A rigid mental construct does not benefit any leader and his or her stakeholders. All too often, we can become so rigid that we compromise the work and as well the outcome. When customers or clients seek creative ways to solve their problems or achieve their end goals, the rationale often comes encased in “not possible or too much work.” Or systems are too inflexible to accommodate the issue. Honestly, to do the same things repeatedly expecting different outcomes is insanity.
Breaking the Cycle
When we are lucid enough to recognize we are stuck, a popular way out is to resort to design thinking, group think, or whiteboarding to innovate our way out of dependence on outdated or irrelevant solution strategies. After all, innovation has become today’s hackneyed catch-all for a creative way to break the cycle.
That approach can work when led with open minds, safe spaces to ideate and non-judgmental team players. But if you take a step back, often what is being asked is possible and doable. It doesn’t necessarily require the “wisdom of crowds” to solve a problem. What it does require is to let go of rigidity and routine and honestly face the discomfort of change. Our self-limitations to what is possible is a litmus test of our character. As we move forward into an increasingly hybrid human/tech world, holding true to being human in a digital age will be our survival.
Let’s take an example of what’s happening more frequently in any modern business operation. Tightly trained data scientists and digital engineers often do not understand creatives – and vice versus. Creatives can be chaotic to any organization; they may not follow logical pathways to solve problems, they trust their intuitions and typically resist structure. They know they think differently and that the rest of the world is not always in synch, and in interactions with rigid followers of inflexible systems, the results can be a disaster in the making. Curiously, many creatives reveal original insights in their journey to finding solutions. The answer is in finding common ground, but our bet is on the rigid systems believers to be unable to find that space for productive conversations and team outcomes. One could argue that both sides have tunnel vision. And in a tech dominant business, the temptation is to make the digital experts the standard.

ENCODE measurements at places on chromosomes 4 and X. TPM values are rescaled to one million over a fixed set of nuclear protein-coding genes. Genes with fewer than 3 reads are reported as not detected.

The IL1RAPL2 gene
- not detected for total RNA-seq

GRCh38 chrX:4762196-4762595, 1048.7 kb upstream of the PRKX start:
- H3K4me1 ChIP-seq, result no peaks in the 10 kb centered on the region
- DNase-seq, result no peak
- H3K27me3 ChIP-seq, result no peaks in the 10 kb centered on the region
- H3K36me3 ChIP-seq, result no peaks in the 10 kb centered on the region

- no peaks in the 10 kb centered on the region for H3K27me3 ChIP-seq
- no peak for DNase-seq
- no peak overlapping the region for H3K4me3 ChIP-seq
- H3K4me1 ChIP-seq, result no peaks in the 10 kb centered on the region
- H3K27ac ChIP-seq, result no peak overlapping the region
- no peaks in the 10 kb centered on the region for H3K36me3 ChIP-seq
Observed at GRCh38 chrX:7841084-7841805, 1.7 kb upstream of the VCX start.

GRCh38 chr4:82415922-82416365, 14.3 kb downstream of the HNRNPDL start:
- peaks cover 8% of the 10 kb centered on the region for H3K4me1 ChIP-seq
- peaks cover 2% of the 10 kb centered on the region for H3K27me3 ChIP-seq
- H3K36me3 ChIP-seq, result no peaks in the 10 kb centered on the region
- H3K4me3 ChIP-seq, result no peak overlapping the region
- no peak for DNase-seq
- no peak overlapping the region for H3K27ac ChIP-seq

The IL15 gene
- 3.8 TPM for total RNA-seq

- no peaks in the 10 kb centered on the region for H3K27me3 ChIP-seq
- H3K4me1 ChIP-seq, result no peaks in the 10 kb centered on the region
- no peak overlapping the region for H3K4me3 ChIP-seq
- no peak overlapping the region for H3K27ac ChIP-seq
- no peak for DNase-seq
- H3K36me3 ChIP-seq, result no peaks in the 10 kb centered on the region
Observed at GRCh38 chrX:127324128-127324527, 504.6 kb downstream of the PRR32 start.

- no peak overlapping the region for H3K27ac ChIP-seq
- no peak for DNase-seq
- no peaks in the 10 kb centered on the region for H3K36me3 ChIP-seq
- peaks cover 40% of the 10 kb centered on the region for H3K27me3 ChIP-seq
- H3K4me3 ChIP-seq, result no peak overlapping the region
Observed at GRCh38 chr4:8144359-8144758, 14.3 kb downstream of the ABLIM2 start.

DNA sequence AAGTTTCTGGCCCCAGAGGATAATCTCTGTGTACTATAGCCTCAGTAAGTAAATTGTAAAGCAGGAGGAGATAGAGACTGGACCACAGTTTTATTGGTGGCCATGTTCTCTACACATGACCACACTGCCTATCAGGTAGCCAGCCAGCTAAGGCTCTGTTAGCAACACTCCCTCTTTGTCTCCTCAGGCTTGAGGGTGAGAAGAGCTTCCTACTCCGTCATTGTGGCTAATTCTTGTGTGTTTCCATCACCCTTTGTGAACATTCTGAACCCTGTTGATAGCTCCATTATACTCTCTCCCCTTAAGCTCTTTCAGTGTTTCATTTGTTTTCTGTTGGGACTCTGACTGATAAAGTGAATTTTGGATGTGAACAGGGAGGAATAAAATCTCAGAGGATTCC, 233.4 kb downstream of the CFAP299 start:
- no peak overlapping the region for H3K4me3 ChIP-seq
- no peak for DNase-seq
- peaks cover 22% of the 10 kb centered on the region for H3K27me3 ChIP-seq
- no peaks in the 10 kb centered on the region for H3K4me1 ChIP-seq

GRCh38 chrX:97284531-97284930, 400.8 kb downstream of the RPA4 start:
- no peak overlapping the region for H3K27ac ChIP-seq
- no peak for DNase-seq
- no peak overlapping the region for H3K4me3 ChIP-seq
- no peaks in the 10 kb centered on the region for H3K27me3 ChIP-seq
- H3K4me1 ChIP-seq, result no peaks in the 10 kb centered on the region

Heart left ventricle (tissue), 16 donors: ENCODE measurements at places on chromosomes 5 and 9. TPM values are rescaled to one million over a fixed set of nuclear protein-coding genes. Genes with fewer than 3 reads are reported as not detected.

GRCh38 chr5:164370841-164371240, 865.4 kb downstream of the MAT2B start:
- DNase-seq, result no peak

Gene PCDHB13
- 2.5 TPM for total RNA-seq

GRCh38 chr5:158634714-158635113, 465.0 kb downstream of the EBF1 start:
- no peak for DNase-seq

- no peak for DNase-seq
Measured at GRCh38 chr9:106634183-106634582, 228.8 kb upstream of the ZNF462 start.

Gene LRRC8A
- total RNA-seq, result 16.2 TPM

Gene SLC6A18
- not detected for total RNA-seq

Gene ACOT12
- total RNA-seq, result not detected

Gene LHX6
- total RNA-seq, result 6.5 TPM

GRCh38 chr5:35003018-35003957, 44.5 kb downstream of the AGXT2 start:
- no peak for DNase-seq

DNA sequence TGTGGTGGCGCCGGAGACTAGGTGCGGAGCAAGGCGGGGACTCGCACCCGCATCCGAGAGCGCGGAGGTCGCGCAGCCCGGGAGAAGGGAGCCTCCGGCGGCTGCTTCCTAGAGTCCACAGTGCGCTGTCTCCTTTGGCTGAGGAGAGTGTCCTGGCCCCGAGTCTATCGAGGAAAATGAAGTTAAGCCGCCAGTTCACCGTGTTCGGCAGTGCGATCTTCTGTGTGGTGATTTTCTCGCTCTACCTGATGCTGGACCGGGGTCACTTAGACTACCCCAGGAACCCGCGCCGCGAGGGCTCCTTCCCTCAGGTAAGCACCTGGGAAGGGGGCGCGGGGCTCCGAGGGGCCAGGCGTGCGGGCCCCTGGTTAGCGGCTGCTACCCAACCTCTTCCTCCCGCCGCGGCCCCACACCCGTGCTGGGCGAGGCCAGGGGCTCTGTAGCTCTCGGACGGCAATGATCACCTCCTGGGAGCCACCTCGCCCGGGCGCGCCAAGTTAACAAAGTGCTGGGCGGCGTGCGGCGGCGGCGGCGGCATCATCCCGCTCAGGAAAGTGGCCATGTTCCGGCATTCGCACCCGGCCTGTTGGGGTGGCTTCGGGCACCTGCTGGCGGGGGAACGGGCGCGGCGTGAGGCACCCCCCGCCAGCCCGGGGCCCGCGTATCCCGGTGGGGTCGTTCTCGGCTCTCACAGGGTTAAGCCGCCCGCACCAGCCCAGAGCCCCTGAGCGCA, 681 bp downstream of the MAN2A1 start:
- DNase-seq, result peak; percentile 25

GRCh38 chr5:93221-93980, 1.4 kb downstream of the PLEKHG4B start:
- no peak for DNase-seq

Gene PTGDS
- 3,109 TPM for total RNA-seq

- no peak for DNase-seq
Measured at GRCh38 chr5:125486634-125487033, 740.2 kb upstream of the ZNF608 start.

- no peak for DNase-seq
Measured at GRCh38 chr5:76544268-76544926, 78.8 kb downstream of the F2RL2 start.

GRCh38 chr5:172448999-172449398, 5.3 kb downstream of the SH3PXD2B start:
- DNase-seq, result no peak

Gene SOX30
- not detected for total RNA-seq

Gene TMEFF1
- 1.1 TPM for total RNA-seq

But as we have argued, critical thinking is essential in problem solving and leadership, and not always the strong suit of rigid thinkers. So, where does this leave an organization or team? The new role of a mediator (not just a facilitator) will become key to bridging the two worldviews and finding common ground. We’re in a transitional moment, and with AI and the breakthroughs in generative natural language programs, everyone is going to have to take a step sideways to release their firmly held beliefs and behaviors to adapt to a new reality. As Inc. recently reported, CEO Sundar Pichai’s response to disgruntled Google employees offers a useful lesson for every leader. “Sometimes the problem isn’t what you change, it’s how you talk about what you change.”
Clearing the Tunnel
So, back to tunnel vision. If we are operating on one track with a preconceived notion of that light at the end, chances are we are missing the bigger opportunity. Even if the light is a legitimate goal, the journey can be limited by lack of vision and understanding. We focus on this all-consuming challenge to transforming an organization as the human factor. In fact, that is the focus of our new book, The Truth About Transformation. Stepping outside our comfort zone and resisting the urge to see something different than what we are comfortable with and deviates from the routine, is truly the light at the end of the tunnel.
When you think about it, the survival of the human race is predicated on its ability to evolve. That runs counter to tunnel vision. So, why do so many leaders fall back on a strategy doomed for failure? Tomorrow’s successful leaders are creative, adaptive, empathic risk takers who balance their own worldviews with the needs and demands of their stakeholders. They will step away from the tunnel and move into the light. Even if they are initially blinded, they will learn to bend towards the light with grace under pressure, with the goal of relying on critical thinking to reason the way to the future.
Get “The Truth about Transformation”
The 2040 construct to change and transformation. What’s the biggest reason organizations fail? They don’t honor, respect, and acknowledge the human factor. We have compiled a playbook for organizations of all sizes to consider all the elements that comprise change and we have included some provocative case studies that illustrate how transformation can quickly derail.